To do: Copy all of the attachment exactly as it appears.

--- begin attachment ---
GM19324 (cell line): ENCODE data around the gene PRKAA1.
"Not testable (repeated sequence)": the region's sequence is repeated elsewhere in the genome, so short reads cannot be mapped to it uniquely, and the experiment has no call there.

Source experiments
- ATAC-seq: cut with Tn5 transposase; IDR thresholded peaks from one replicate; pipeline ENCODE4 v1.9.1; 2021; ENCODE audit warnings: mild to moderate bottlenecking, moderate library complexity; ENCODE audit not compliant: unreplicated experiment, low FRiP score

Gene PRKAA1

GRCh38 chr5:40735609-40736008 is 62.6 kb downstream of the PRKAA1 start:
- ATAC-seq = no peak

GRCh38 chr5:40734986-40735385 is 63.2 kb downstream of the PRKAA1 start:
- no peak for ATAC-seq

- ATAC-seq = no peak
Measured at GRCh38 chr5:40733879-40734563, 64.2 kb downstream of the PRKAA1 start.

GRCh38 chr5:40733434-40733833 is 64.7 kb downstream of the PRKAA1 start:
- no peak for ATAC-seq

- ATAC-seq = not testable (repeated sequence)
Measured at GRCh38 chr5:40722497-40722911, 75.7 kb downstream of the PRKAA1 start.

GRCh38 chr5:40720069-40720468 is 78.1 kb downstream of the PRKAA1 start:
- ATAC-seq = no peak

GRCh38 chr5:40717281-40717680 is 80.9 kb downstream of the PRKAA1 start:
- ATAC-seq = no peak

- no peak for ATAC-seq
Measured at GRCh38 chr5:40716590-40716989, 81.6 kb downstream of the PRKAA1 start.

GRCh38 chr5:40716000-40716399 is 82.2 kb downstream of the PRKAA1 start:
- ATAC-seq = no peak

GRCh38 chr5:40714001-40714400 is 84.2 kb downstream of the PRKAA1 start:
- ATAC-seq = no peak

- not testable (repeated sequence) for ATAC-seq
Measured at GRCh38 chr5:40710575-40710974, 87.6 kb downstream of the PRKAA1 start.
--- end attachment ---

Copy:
GM19324 (cell line): ENCODE data around the gene PRKAA1.
"Not testable (repeated sequence)": the region's sequence is repeated elsewhere in the genome, so short reads cannot be mapped to it uniquely, and the experiment has no call there.

Source experiments
- ATAC-seq: cut with Tn5 transposase; IDR thresholded peaks from one replicate; pipeline ENCODE4 v1.9.1; 2021; ENCODE audit warnings: mild to moderate bottlenecking, moderate library complexity; ENCODE audit not compliant: unreplicated experiment, low FRiP score

Gene PRKAA1

GRCh38 chr5:40735609-40736008 is 62.6 kb downstream of the PRKAA1 start:
- ATAC-seq = no peak

GRCh38 chr5:40734986-40735385 is 63.2 kb downstream of the PRKAA1 start:
- no peak for ATAC-seq

- ATAC-seq = no peak
Measured at GRCh38 chr5:40733879-40734563, 64.2 kb downstream of the PRKAA1 start.

GRCh38 chr5:40733434-40733833 is 64.7 kb downstream of the PRKAA1 start:
- no peak for ATAC-seq

- ATAC-seq = not testable (repeated sequence)
Measured at GRCh38 chr5:40722497-40722911, 75.7 kb downstream of the PRKAA1 start.

GRCh38 chr5:40720069-40720468 is 78.1 kb downstream of the PRKAA1 start:
- ATAC-seq = no peak

GRCh38 chr5:40717281-40717680 is 80.9 kb downstream of the PRKAA1 start:
- ATAC-seq = no peak

- no peak for ATAC-seq
Measured at GRCh38 chr5:40716590-40716989, 81.6 kb downstream of the PRKAA1 start.

GRCh38 chr5:40716000-40716399 is 82.2 kb downstream of the PRKAA1 start:
- ATAC-seq = no peak

GRCh38 chr5:40714001-40714400 is 84.2 kb downstream of the PRKAA1 start:
- ATAC-seq = no peak

- not testable (repeated sequence) for ATAC-seq
Measured at GRCh38 chr5:40710575-40710974, 87.6 kb downstream of the PRKAA1 start.